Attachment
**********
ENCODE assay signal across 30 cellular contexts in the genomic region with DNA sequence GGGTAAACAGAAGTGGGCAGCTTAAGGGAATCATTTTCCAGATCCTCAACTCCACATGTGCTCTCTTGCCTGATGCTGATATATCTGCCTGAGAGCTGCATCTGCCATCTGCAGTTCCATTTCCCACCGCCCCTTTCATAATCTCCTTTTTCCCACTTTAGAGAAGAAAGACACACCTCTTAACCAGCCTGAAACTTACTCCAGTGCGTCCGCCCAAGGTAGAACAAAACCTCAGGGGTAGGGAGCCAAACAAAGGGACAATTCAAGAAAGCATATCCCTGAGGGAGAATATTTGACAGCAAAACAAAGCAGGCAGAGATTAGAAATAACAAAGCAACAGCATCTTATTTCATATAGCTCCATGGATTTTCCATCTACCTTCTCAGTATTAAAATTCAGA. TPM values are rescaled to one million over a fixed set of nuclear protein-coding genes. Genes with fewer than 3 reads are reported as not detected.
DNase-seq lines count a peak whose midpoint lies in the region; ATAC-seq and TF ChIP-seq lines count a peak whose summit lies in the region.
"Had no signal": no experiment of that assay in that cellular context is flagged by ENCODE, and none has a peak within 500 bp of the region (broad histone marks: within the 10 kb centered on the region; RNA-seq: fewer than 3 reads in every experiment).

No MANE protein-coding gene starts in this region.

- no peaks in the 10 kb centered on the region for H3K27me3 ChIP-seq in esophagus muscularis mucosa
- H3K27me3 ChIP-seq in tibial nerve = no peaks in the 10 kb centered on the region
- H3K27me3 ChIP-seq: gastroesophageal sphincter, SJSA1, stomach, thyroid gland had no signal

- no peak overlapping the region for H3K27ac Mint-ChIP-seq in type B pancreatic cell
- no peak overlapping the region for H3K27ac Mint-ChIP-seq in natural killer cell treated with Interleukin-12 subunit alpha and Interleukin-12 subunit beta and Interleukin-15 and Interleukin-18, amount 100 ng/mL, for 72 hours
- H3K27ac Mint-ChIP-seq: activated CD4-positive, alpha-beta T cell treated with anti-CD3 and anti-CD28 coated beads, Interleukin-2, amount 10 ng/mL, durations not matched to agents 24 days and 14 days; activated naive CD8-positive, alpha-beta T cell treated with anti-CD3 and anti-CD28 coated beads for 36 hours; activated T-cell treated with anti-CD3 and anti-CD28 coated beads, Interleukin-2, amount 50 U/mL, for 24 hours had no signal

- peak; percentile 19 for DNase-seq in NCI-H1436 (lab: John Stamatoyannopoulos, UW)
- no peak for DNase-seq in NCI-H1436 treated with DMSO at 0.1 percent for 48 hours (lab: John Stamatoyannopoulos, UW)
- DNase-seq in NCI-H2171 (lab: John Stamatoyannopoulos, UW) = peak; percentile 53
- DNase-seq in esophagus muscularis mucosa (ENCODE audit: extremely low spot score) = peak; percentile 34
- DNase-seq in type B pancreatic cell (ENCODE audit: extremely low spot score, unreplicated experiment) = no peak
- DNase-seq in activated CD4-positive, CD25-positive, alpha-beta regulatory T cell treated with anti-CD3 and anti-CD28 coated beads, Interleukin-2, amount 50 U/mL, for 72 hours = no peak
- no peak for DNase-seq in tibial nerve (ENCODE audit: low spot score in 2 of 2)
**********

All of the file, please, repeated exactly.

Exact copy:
ENCODE assay signal across 30 cellular contexts in the genomic region with DNA sequence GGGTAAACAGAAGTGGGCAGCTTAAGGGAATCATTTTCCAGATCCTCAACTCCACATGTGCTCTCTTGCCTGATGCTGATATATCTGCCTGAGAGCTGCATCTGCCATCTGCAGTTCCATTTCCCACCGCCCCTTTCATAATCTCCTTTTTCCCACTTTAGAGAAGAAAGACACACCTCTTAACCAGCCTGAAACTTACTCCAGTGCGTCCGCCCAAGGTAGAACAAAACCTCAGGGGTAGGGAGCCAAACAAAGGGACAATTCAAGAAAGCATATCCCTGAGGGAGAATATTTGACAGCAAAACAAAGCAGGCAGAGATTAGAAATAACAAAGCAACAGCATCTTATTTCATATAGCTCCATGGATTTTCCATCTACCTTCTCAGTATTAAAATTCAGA. TPM values are rescaled to one million over a fixed set of nuclear protein-coding genes. Genes with fewer than 3 reads are reported as not detected.
DNase-seq lines count a peak whose midpoint lies in the region; ATAC-seq and TF ChIP-seq lines count a peak whose summit lies in the region.
"Had no signal": no experiment of that assay in that cellular context is flagged by ENCODE, and none has a peak within 500 bp of the region (broad histone marks: within the 10 kb centered on the region; RNA-seq: fewer than 3 reads in every experiment).

No MANE protein-coding gene starts in this region.

- no peaks in the 10 kb centered on the region for H3K27me3 ChIP-seq in esophagus muscularis mucosa
- H3K27me3 ChIP-seq in tibial nerve = no peaks in the 10 kb centered on the region
- H3K27me3 ChIP-seq: gastroesophageal sphincter, SJSA1, stomach, thyroid gland had no signal

- no peak overlapping the region for H3K27ac Mint-ChIP-seq in type B pancreatic cell
- no peak overlapping the region for H3K27ac Mint-ChIP-seq in natural killer cell treated with Interleukin-12 subunit alpha and Interleukin-12 subunit beta and Interleukin-15 and Interleukin-18, amount 100 ng/mL, for 72 hours
- H3K27ac Mint-ChIP-seq: activated CD4-positive, alpha-beta T cell treated with anti-CD3 and anti-CD28 coated beads, Interleukin-2, amount 10 ng/mL, durations not matched to agents 24 days and 14 days; activated naive CD8-positive, alpha-beta T cell treated with anti-CD3 and anti-CD28 coated beads for 36 hours; activated T-cell treated with anti-CD3 and anti-CD28 coated beads, Interleukin-2, amount 50 U/mL, for 24 hours had no signal

- peak; percentile 19 for DNase-seq in NCI-H1436 (lab: John Stamatoyannopoulos, UW)
- no peak for DNase-seq in NCI-H1436 treated with DMSO at 0.1 percent for 48 hours (lab: John Stamatoyannopoulos, UW)
- DNase-seq in NCI-H2171 (lab: John Stamatoyannopoulos, UW) = peak; percentile 53
- DNase-seq in esophagus muscularis mucosa (ENCODE audit: extremely low spot score) = peak; percentile 34
- DNase-seq in type B pancreatic cell (ENCODE audit: extremely low spot score, unreplicated experiment) = no peak
- DNase-seq in activated CD4-positive, CD25-positive, alpha-beta regulatory T cell treated with anti-CD3 and anti-CD28 coated beads, Interleukin-2, amount 50 U/mL, for 72 hours = no peak
- no peak for DNase-seq in tibial nerve (ENCODE audit: low spot score in 2 of 2)